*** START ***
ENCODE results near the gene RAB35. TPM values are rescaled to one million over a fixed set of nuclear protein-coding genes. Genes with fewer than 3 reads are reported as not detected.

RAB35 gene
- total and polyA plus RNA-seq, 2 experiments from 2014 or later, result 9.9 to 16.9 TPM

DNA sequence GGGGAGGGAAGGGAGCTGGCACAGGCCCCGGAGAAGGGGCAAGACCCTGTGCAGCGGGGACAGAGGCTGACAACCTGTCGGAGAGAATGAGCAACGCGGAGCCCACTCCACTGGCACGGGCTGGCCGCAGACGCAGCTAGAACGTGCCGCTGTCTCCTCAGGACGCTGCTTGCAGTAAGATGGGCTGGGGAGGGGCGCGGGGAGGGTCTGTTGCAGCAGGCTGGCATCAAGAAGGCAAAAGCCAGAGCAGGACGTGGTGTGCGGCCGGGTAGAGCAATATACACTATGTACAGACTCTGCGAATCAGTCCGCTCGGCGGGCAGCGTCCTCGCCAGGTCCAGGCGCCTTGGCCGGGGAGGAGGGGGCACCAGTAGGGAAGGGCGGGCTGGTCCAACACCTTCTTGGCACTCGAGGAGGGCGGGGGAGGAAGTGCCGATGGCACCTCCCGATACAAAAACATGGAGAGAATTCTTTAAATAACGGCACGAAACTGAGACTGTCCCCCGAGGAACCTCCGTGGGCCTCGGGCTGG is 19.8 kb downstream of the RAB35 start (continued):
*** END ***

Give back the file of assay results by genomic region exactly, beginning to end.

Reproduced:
ENCODE results near the gene RAB35. TPM values are rescaled to one million over a fixed set of nuclear protein-coding genes. Genes with fewer than 3 reads are reported as not detected.

RAB35 gene
- total and polyA plus RNA-seq, 2 experiments from 2014 or later, result 9.9 to 16.9 TPM

DNA sequence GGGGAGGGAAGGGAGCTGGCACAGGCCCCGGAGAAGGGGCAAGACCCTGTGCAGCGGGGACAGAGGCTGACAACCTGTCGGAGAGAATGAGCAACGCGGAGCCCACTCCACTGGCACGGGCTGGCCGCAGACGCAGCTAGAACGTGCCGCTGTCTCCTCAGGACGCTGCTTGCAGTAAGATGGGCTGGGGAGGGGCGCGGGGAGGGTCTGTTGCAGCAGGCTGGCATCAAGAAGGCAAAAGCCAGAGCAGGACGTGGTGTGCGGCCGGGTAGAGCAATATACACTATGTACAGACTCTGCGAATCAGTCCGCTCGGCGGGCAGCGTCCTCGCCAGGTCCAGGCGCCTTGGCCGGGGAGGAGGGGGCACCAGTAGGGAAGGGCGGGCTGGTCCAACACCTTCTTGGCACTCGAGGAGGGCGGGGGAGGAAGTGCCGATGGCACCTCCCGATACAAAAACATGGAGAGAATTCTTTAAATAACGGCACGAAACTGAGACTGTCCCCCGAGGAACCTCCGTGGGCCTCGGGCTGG is 19.8 kb downstream of the RAB35 start (continued):